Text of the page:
It seems that one politically-correct camp in the United States and maybe Europe—because I have no idea where the critics of IQ live—believe we shouldn’t use IQ to measure a child’s intelligence. In fact, this politically correct group wants IQ removed as a way to measure intelligence probably because it might hurt the child self-esteem. In fact, the politically correct self-esteem movement would like to do away with all competition, grades and GPA ranking. They’ve had some success in this area—one of the causes of dumbing down the schools in the United States.

Continued on January 19, 2014 in Looking at IQ and learning if the level of intelligence has anything to do with success in life: Part 2

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Lloyd Lofthouse is a former U.S. Marine and Vietnam Veteran.

His latest novel is the award winning Running with the Enemy. Blamed for a crime he did not commit while serving in Vietnam, his country considers him a traitor. Ethan Card is a loyal U.S. Marine desperate to prove his innocence or he will never go home again.

And the woman he loves and wants to save was trained to kill Americans.

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Too Happy! Too Perfect! Too Fragile! – Part 3/4

Then Wendy Mogel, a clinical psychologist in Los Angeles and the author of The Blessing of a Skinned Knee, echoes Kindlon’s words when she says, “Well-intentioned parents have been metabolizing their anxiety for them (their children) their entire childhoods, so they (the children) don’t know how to deal with it when they grow up.”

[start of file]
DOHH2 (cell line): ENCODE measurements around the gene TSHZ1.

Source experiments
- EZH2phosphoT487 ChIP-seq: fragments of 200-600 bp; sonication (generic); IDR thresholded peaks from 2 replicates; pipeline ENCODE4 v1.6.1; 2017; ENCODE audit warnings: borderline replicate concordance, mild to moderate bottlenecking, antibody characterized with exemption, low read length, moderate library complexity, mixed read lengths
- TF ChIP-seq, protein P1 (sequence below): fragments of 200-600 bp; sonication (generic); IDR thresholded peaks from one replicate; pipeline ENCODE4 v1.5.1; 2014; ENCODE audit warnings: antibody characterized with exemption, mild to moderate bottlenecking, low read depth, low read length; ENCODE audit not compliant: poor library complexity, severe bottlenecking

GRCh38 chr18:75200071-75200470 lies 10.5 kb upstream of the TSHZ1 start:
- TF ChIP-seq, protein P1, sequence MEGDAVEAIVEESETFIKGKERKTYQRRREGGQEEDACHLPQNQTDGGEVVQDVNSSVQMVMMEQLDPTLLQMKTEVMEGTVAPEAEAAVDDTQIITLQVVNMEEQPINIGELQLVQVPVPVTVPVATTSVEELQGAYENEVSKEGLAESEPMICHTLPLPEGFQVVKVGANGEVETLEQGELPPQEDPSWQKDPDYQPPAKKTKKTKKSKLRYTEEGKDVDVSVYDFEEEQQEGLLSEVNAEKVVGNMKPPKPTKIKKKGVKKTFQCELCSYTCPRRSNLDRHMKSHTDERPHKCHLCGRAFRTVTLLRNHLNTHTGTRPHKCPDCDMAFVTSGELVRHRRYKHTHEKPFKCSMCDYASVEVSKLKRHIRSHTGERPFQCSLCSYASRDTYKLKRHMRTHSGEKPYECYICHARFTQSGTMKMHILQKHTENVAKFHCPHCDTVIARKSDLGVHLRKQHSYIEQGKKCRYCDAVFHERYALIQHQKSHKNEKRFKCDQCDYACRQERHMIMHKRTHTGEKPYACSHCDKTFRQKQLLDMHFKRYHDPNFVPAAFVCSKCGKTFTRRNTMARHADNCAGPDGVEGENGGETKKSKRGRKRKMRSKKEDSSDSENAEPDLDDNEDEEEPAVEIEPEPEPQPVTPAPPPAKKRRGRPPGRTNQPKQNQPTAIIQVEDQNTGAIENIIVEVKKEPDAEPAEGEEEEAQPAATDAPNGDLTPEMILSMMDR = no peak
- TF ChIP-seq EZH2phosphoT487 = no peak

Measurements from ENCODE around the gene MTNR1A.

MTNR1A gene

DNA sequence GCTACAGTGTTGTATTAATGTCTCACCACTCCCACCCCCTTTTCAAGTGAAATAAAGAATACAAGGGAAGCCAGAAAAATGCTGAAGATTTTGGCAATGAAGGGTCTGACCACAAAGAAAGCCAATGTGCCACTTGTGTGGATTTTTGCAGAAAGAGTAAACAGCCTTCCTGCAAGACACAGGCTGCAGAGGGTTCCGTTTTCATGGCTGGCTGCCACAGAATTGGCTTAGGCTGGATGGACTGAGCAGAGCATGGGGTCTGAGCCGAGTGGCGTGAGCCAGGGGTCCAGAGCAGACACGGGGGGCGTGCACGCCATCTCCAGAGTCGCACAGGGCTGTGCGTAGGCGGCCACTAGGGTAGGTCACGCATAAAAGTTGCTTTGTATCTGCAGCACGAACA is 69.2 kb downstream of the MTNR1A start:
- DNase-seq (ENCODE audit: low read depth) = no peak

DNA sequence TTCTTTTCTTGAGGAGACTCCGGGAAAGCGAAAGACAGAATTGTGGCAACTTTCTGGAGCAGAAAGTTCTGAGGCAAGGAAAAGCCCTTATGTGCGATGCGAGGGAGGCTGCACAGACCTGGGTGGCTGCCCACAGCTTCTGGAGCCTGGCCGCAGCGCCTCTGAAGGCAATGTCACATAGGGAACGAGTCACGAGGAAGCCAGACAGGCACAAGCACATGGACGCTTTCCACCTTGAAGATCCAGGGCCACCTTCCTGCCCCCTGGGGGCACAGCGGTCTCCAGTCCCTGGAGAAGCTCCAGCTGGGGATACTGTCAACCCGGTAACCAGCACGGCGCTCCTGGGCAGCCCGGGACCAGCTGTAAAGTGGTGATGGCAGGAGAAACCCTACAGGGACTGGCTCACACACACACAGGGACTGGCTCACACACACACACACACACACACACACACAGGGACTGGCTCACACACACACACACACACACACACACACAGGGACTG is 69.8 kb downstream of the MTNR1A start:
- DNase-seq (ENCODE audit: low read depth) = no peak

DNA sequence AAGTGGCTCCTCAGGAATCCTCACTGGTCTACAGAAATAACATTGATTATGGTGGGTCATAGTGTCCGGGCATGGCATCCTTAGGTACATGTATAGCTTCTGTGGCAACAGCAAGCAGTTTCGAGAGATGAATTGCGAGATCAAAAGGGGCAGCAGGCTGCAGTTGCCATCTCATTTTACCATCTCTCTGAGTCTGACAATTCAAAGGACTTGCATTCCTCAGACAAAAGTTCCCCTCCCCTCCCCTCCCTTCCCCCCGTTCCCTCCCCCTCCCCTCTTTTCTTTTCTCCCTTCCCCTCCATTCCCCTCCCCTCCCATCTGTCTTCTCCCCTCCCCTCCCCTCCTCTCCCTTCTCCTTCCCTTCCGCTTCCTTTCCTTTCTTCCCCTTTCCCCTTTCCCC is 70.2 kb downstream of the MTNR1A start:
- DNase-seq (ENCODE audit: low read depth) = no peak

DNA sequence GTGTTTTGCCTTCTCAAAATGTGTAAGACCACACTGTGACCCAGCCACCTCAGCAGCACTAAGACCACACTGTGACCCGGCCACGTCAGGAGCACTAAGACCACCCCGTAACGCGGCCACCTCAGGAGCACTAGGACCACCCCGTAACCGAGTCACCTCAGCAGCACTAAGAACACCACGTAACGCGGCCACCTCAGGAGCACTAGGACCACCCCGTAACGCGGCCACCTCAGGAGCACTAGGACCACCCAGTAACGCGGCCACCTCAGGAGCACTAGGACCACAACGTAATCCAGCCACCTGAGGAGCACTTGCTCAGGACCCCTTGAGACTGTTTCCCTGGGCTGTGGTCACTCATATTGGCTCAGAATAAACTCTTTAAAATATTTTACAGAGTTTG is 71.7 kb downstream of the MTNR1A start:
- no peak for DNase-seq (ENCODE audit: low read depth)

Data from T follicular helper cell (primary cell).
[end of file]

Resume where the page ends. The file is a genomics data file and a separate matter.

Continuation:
“Raising Cain is a 2-hour PBS documentary that explores the emotional development of boys in America today. Our guide in the program is child psychologist Michael Thompson, Ph.D. His book on the emotional lives of boys, “Raising Cain,” with co-author Dan Kindlon, was a New York Times bestseller. Raising Cain chronicles the lives of boys from birth through high school through powerful documentary stories about real boys. The interviews reveal the challenges and confusion that boys encounter while growing up in America.”

A family psychologist in Los Angeles, Jeff Blume, then told Lori Gottlieb, “A kid needs to feel normal anxiety to be resilient. If we want our kids to group up and be more independent, then we should prepare our kids to leave us every day.”

Eventually, Gottlieb mentions Amy Chua’s memoir, the Battle Hymn of the Tiger Mother, and says, many of today’s parents who are obsessed with their kids’ happiness share Chua’s desire for their children to have high achievement but without the sacrifice and struggle that this kind of achievement often requires.

Continued on June 29, 2011 in Too Happy! Too Perfect! Too Fragile! – Part 4 or return to Part 2


Lloyd Lofthouse is a former U.S. Marine and Vietnam Veteran,
who taught in the public schools for thirty years (1975 – 2005).

His third book is Crazy is Normal, a classroom exposé, a memoir. “Lofthouse presents us with grungy classrooms, kids who don’t want to be in school, and the consequences of growing up in a hardscrabble world. While some parents support his efforts, many sabotage them—and isolated administrators make the work of Lofthouse and his peers even more difficult.” – Bruce Reeves


Lofthouse’s first novel was the award winning historical fiction My Splendid Concubine [3rd edition]. His second novel was the award winning thriller Running with the Enemy. His short story A Night at the “Well of Purity” was named a finalist of the 2007 Chicago Literary Awards. His wife is Anchee Min, the international, best-selling, award winning author of Red Azalea, a New York Times Notable Book of the Year (1992).